‘I’ or ‘You’? It Depends on the Experience Say Researchers
by SB Veda
If you’ve ever been in group therapy, you’ll have been exposed to the concept of taking ownership over your behaviour by using ‘I’ instead of ‘you’. But there may be compelling drivers behind the tendency to interchange the first and second person singular pronouns.
Recently, the renowned scientific journal Science, published a study, which concluded that the simple word you” can help people understand negative experiences and extract meaning from them.
USES OF ‘YOU’
The word you” is one of the most commonly used in the English language. Its primary use is to address a specific person for instance, how are you?” but it also has a broader meaning.
You” can be used to talk about people in general as an example: You win some, you lose some.” In this case, it is talking about the population at large rather than an individual.
This is referred to as the generic-you. Although the word is common, little study has been carried out to examine why we use the different types of the you” and how its usage affects our psychology.
Researchers led by Ariana Orvell of the Department of Psychology at the University of Michigan, Ann Arbor designed a range of experiments to investigate the use of generic-you in more detail they wanted to get a better understanding of when it is used and what it means for the user
“Here, we suggest that generic-you is a linguistic mechanism that people use to make meaning from human experience to derive insights that extend beyond the self and that it does so by expressing norms.”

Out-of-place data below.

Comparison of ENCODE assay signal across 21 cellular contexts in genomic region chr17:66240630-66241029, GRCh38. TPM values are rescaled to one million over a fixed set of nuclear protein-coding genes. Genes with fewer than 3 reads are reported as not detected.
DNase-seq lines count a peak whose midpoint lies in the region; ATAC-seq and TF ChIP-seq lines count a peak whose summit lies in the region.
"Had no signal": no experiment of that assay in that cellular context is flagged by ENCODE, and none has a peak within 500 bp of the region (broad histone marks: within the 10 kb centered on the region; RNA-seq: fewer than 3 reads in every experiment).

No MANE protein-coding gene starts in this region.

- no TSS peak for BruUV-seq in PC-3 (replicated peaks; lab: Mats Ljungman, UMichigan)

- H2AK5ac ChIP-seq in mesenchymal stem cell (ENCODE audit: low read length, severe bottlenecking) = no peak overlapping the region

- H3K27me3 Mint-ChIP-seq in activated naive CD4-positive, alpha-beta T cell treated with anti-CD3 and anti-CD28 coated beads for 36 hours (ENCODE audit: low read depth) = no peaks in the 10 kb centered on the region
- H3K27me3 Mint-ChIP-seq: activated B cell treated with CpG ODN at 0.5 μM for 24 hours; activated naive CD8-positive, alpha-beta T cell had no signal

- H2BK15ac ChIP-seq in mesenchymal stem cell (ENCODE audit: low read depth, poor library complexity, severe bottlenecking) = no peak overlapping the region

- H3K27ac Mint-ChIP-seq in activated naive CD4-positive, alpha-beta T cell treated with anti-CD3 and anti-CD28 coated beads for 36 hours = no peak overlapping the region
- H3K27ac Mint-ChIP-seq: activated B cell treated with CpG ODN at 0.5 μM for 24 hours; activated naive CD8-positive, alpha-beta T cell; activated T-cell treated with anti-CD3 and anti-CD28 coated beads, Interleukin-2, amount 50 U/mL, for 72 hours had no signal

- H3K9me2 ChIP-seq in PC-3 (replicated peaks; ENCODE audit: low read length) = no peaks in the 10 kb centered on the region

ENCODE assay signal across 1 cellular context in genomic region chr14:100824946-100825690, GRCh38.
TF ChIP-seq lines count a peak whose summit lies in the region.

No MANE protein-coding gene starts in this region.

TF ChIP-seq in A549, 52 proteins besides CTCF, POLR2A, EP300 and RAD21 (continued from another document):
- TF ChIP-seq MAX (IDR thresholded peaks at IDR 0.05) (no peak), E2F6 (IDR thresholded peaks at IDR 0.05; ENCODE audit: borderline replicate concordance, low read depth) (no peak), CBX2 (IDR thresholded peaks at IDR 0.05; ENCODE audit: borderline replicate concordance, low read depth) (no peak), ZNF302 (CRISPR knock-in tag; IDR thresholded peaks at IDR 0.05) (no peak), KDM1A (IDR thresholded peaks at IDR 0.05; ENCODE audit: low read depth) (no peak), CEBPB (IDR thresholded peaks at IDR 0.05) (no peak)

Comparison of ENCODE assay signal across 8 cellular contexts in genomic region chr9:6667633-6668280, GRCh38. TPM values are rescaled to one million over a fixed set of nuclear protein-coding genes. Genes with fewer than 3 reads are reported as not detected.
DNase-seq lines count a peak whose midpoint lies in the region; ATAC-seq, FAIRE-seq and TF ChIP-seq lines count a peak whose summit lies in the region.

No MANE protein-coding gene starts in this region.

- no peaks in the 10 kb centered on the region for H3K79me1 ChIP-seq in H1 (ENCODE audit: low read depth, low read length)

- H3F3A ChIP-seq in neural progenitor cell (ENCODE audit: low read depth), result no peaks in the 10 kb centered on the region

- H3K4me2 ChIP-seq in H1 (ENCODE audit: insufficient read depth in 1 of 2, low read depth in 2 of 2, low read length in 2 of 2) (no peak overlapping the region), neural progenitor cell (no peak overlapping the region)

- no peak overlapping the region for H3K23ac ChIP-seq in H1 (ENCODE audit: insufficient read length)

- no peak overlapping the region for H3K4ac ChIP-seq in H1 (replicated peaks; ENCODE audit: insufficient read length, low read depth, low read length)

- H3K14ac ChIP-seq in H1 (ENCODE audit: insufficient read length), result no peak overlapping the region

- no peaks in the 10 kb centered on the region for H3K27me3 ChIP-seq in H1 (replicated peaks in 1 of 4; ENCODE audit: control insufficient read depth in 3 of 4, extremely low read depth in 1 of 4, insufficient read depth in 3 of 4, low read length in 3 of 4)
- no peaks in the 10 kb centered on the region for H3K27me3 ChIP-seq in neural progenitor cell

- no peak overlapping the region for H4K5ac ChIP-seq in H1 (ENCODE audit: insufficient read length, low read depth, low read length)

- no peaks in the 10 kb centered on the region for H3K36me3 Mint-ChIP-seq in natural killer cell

In the first three experiments, participants were asked you” questions that were slightly differently worded in each case.
The questions surrounded everyday items for instance, people in the general condition were asked: What should you do with hammers?” Those in the personal condition were asked: What do you like to do with hammers?”In this preliminary round of experiments, the team found that, in the general condition, people more often used the generic-you to discuss general norms than when they were talking about personal preferences. So the generic-you was more likely to make an appearance when asked: When should you wear a shirt?” than when asked: When do you like to wear shirts?”
Next, they asked participants to either write about a neutral life experience or a negative life event. Participants in the generic or netural group used the generic-you only 6% of the time. By contrast, 56 percent of individuals in the negative group used the generic-you.
Of those who wrote about a negative experience, half were asked to write about what they could learn from this negative event. These participants were found to use the generic-you more frequently.
The results, say the researchers, that use of ‘you’ is a powerful tool by which individuals can distance themselves from the negative experience. By using the generic-you, they are speaking about themselves as a part of society at large – but not necessarily associating their own persona with the event.
Lastly, the research team asked participants to write about a negative experience using the generic-you or ‘I’.” The group using the generic-you reported feeling more psychological distance from those asked to use ‘I’.
“The researchers conclude that the generic-you may constitute a central way that people derive meaning from their emotional experiences in daily life.” They also believe that together, these findings demonstrate how language is structured to facilitate the process of making meaning from one’s experiences.
Indeed, more than ever, it seems, words to do matter.